I know how it is to lose someone who have made a difference in your life....it is sad....but...be grateful, you were given a chance that she was part of your life and I am almost certain, she too is very grateful that you made a difference in her life. GOD knows best....and HIS time is always the right time....HE does not get tired giving us HIS continuous blessings!

vic said...

A little while ago, I had a good talk with my doctor, after telling me my sugar level needs to be monitored, why after following all his advise and regiment it’s still a problem and he just smiled and give his succinct and on the spot answer, “you’re getting old”, and as we grow older our bodies break down. Cancer cells are already in our system. They could turn malignant in a hurry with our help, but there are so many chemicals, mostly man-made that were already unleashed in our environment, some or a lot of them are cancer causing, and even daily stress can activate the cancer cells in our bodies. I lost a dear cousin in Montreal, few years ago, who I think will be the last in the world to be a victim of the disease, because of her very active and healthy lifestyle, and at relatively young stage of her very happy family life. It was devastating, not only for her family , but also to my cousins and us. Also at work, one of my lady friends, was diagnosed with one, and given by her doctors a six-weeks to go, but have enough courage to visit us all and give everyone of us a warm and teary hugs, but six months after, she’s still under extensive therapy and may have beaten the disease, but she was a heavy smoker, and will not listen to me that quitting could help. I smoked for 25 years (started at maybe 14) and quit cold turkey in 98 and not touched one since then. I can sympathies with you and her family and hope your friend will be spared of any more pain, because I know everyone of us have been touched by this disease.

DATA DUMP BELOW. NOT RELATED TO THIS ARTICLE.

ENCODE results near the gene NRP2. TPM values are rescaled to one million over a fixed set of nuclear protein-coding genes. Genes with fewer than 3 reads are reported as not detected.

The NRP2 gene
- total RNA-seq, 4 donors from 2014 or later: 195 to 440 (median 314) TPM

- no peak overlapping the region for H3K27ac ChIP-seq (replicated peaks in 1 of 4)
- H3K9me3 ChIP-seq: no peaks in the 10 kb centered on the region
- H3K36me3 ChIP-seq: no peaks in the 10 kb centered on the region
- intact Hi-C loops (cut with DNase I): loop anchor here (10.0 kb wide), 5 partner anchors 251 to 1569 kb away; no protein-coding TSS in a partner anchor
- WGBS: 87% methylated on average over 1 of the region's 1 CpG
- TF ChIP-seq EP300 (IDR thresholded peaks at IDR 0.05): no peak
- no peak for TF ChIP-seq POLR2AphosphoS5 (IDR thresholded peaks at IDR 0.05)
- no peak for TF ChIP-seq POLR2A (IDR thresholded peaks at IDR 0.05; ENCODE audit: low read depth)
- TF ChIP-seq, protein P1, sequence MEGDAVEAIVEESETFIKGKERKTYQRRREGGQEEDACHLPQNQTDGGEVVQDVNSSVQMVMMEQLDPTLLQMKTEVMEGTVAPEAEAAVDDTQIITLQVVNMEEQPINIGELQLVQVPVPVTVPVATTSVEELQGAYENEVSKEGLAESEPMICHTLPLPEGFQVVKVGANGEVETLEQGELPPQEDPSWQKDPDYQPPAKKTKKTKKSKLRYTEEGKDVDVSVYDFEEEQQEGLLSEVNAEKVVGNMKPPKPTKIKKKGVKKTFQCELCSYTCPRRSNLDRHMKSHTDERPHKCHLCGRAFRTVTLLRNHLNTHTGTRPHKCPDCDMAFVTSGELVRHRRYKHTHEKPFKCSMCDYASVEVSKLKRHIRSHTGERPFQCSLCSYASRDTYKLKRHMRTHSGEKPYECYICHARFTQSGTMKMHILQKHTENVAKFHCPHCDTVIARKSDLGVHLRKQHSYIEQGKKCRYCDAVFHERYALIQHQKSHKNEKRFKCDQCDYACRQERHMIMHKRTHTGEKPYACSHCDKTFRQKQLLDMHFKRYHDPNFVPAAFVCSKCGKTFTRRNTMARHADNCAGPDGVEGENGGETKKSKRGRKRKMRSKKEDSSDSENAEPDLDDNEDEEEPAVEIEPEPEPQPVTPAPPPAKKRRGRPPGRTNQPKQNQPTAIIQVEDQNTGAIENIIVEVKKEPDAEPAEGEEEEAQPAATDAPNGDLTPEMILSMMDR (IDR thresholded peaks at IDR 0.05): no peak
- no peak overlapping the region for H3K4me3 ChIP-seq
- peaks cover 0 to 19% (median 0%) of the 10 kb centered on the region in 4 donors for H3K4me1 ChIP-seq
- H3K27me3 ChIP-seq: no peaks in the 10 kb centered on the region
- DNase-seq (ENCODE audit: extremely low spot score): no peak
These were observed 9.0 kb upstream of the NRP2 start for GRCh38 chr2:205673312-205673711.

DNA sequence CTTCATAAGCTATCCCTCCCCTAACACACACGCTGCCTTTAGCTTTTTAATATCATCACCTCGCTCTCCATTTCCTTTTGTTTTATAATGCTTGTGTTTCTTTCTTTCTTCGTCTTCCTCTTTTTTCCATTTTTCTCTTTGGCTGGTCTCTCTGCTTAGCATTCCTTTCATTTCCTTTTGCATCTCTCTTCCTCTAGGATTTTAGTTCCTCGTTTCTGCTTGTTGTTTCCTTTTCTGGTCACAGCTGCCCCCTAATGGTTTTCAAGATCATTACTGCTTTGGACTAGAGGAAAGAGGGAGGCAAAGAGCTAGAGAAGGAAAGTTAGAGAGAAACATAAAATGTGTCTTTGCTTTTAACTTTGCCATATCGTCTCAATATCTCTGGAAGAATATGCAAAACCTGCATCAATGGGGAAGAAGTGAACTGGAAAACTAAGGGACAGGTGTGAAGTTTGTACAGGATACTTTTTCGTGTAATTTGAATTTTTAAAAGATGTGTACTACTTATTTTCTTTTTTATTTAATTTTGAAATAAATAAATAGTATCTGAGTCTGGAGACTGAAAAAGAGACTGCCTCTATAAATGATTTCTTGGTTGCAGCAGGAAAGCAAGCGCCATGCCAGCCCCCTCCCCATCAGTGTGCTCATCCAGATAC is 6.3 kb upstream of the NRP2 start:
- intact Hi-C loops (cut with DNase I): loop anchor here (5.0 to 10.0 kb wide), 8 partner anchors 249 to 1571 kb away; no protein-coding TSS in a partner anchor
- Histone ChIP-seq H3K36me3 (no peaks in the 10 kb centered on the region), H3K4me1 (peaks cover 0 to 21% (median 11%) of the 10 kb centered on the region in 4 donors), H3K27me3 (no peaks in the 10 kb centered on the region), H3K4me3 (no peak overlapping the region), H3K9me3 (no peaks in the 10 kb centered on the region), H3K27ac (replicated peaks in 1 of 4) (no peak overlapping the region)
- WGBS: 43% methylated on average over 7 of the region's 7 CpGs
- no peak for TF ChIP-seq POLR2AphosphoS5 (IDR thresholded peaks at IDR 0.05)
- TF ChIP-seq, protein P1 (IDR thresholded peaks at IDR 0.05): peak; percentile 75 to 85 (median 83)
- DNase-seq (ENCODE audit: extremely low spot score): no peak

bernardocarpio said...

If we want change let's change the composition of the government as a whole not the president alone. End the reign of political dynasties, political families and remnants of Marcos, Aquino, Ramos & Erap administration as well. To all critics and opposition don't oversimplify the problem of our society, Gloria is not a be all end all panacea broaden the scope of your advocacy to the people mentioned above maybe then you will see the support that you've been clamoring for. If not, then you're all like dogs that is trying to bite his own tail with your futile arguments and pontifications in all the forums & blogs.

BongA said...

thank you taga-iyam, i appreciate your comments. i've been feeling really down lately so I haven't been able to update my blog. I agree with you, we need to go beyond cosmetic changes.

bong

Vic,

Thanks! Yeah, certain things become personal when it hits closer to home.

Bong

Bernardo,

Well said!

Bong

siu said...

I have this feeling that we are in for a surprise... and utter disappointment, with how the High Court would rule on this one. Seeing how the Arroyo administration superciliously supports people's intitiative and factoring in the current composition of the SC - we might as well brace for a new kind of government in the near future. I am not probably giving the SC credit more than it deserves... but then again... never mind. I do hope I'm wrong, bong.

With regards to political dynasties, we already have a constitutional provision for that, sadly,it is still inoperable as it needs an enabling law. It is practically a throw-away provision, since our "honorable" congressmen would never legislate it... i mean - them legislating death of their own political career?

By the way, hope your'e alright. Its good to visit your blog again.